Another south Florida lycaenid, the Miami blue (Cyclargus thomasi bethunebakeri), also appears to have been impacted by relative isolation similar to that of the hairstreak. Over the past decade, this blue butterfly was known from only two contemporary populations, Bahia Honda Key and Key West National Wildlife Refuge. Saarinen (2009, p. 79) suggested that the separation of genetic exchange between these extant populations was only recent (within the past few decades). Despite fluctuations in annual and seasonal population sizes, the Bahia Honda blue population was thought to have retained an adequate amount of genetic diversity to maintain the butterfly. However, as of 2010, the Miami blue population on the island was extirpated.
Extant hairstreak populations are likely experiencing a similar lack of continuity in genetic exchange given their current fragmented distribution. Based upon modeling with a different butterfly species, Fleishman et al. (2002, pp. 706-716) argued that factors such as habitat quality may influence metapopulation dynamics, driving extinction and colonization processes, especially in systems that experience substantial natural and anthropogenic environmental variability (see Environmental Stochasticity below). If only one or a few metapopulations remain, it is absolutely critical that remaining genetic diversity and gene flow are retained. Conservation decisions to augment or reintroduce populations should not be made without careful consideration of habitat availability, genetic adaptability, the potential for the introduction of maladapted genotypes, and other factors (Frankham 2008, pp. 325-333; Saarinen et al. 2009, p. 36; See Factors A-D above).
In general, isolation, whether caused by geographic distance, ecological factors, or reproductive strategy, will likely prevent the influx of new genetic material and can result in a highly inbred population with low viability or fecundity (Chesser 1983, p. 68). Natural fluctuations in rainfall, hostplant vigor, or predation may weaken a population to such an extent that recovery to a viable level would be impossible. Isolation of habitat can prevent recolonization from other sites and result in extinction. The leafwing and hairstreak are restricted to one (leafwing) or a few small (hairstreak) localized populations. The extent of Start Printed Page 49895habitat fragmentation makes these butterflies vulnerable to extinction.
The climate of southern Florida and the Florida Keys is driven by a combination of local, regional, and global events, regimes, and oscillations. There are three main “seasons”: (1) The wet season, which is hot, rainy, and humid from June through October, (2) the official hurricane season that extends 1 month beyond the wet season (June 1 through November 30) with peak season being August and September, and (3) the dry season, which is drier and cooler from November through May. In the dry season, periodic surges of cool and dry continental air masses influence the weather with short-duration rain events followed by long periods of dry weather.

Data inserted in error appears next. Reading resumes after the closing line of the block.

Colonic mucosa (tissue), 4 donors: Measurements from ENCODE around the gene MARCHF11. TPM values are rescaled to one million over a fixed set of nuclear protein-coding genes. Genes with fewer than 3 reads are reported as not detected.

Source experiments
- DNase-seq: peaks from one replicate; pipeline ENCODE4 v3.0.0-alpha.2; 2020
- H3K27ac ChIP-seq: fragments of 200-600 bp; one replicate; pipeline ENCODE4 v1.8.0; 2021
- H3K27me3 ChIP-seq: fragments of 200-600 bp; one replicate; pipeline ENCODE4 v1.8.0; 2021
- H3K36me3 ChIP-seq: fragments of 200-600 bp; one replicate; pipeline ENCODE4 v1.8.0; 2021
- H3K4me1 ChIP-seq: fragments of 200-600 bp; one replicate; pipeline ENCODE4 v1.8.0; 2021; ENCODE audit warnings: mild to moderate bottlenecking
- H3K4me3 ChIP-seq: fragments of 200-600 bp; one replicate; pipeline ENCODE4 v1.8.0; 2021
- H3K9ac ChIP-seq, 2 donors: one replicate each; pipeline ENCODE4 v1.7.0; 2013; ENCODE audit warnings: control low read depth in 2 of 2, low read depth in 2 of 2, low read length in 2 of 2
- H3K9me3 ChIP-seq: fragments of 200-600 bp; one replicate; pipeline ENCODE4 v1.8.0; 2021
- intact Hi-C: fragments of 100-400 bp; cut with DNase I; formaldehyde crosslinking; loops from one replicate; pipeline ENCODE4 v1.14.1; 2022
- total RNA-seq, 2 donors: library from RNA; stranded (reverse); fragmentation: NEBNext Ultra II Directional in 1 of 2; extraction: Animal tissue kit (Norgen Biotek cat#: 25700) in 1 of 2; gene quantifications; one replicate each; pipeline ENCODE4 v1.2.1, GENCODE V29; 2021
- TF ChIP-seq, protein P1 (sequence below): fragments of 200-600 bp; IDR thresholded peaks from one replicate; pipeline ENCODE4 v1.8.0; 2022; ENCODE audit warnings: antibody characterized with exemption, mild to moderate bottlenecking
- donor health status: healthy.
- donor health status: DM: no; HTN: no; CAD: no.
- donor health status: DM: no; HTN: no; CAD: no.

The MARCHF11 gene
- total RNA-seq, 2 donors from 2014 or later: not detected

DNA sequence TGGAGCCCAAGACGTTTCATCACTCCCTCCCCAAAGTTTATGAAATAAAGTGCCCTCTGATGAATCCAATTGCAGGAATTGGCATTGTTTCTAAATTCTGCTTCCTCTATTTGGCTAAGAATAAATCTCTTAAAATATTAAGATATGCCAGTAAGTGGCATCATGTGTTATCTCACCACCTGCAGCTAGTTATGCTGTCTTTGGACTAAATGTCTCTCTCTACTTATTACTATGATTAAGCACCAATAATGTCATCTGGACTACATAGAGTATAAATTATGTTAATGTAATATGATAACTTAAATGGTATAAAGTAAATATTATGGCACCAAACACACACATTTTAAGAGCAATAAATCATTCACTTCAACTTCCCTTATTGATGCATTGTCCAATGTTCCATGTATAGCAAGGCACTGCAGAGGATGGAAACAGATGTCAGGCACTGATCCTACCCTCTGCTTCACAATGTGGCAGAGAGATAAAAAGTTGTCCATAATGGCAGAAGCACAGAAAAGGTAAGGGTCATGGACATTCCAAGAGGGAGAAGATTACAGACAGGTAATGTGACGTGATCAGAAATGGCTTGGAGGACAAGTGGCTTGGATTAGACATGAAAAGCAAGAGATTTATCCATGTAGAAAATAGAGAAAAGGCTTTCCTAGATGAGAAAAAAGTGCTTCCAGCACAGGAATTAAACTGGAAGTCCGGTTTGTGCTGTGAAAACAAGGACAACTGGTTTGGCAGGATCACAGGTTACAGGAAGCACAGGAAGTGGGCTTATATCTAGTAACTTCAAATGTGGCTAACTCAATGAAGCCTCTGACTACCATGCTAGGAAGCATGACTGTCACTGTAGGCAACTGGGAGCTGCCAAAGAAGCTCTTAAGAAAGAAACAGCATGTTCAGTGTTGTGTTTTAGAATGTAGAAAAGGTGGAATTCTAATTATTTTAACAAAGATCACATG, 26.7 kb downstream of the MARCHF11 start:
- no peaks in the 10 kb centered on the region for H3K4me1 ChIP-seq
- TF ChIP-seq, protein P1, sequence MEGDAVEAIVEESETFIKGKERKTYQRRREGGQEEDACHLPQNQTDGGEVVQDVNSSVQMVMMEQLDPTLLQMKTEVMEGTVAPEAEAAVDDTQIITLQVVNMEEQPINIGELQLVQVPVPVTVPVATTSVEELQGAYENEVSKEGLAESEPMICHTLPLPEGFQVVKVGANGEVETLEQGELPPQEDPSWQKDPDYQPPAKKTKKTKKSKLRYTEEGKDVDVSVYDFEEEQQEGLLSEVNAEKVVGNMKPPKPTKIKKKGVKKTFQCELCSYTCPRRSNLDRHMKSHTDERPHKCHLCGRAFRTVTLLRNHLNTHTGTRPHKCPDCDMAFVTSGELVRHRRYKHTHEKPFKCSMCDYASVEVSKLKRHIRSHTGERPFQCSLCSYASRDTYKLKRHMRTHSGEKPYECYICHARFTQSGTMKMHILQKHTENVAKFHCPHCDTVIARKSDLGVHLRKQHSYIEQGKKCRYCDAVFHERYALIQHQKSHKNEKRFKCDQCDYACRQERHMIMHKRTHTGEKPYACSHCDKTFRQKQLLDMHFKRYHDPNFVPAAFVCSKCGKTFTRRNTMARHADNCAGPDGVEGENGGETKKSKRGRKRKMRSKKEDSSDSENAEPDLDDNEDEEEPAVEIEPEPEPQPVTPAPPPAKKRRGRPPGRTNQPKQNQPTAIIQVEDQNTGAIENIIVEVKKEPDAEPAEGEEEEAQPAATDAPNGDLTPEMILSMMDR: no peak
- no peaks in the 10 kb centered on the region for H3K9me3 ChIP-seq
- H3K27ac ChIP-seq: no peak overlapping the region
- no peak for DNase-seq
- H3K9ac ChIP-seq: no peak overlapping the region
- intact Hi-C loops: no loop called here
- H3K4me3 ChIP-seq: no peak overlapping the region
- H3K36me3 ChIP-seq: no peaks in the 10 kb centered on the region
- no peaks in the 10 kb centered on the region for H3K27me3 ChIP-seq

According to the Florida Climate Center, Florida is by far the most vulnerable State in the United States to hurricanes and tropical storms (http://coaps.fsu.edu/climate_center/tropicalweather.shtml). Based on data gathered from 1856 to 2008, Klotzbach and Gray (2009, p. 28) calculated the climatological and current-year probabilities for each State being impacted by a hurricane and major hurricane. Of the coastal States analyzed, Florida had the highest climatological probabilities, with a 51 percent probability of a hurricane and a 21 percent probability of a major hurricane over a 52-year time span. Florida had a 45 percent current-year probability of a hurricane and an 18 percent current-year probability of a major hurricane (Klotzbach and Gray 2009, p. 28). Given the Florida leafwing and Bartram's scrub-hairstreaks' low population sizes and few isolated occurrences within locations prone to storm influences, these butterflies are at substantial risk from hurricanes, storm surges, or other extreme weather. Depending on the location and intensity of a hurricane or other severe weather event, it is possible that the leafwing and hairstreak could become locally extirpated or extinct as a result of one event.
Other processes to be affected by climate change include temperatures, rainfall (amount, seasonal timing, and distribution), and storms (frequency and intensity). Temperatures are projected to rise from 2 °C to 5 °C (3.6 °F to 9 °F) for North America by the end of this century (IPCC 2007, pp. 7-9, 13). Based upon modeling, Atlantic hurricane and tropical storm frequencies are expected to decrease (Knutson et al. 2008, pp. 1-21). By 2100, there should be a 10 to 30 percent decrease in hurricane frequency with a 5 to 10 percent wind increase. This is due to more hurricane energy available for intense hurricanes. However, hurricane frequency is expected to drop because more wind shear will impede initial hurricane development. In addition to climate change, weather variables are extremely influenced by other natural cycles, such as El Niño Southern Oscillation with a frequency of every 4 to 7 years, solar cycle (every 11 years), and the Atlantic Multi-decadal Oscillation. All of these cycles influence changes in Floridian weather. The exact magnitude, direction, and distribution of all of these changes at the regional level are difficult to project.
The Florida leafwing and Bartram's scrub-hairstreak have adapted over time to the influence of tropical storms and other forms of adverse weather conditions (Minno and Emmel 1994, p. 671; Salvato and Salvato 2007, p. 154). However, given the substantial reduction in the historic range of these butterflies in the past 50 years, the threat and impact of tropical storms and hurricanes on their remaining populations is much greater than when their distribution was more widespread (Salvato and Salvato 2010a, p. 96; 2010b, p. 157; 2010c, p. 139).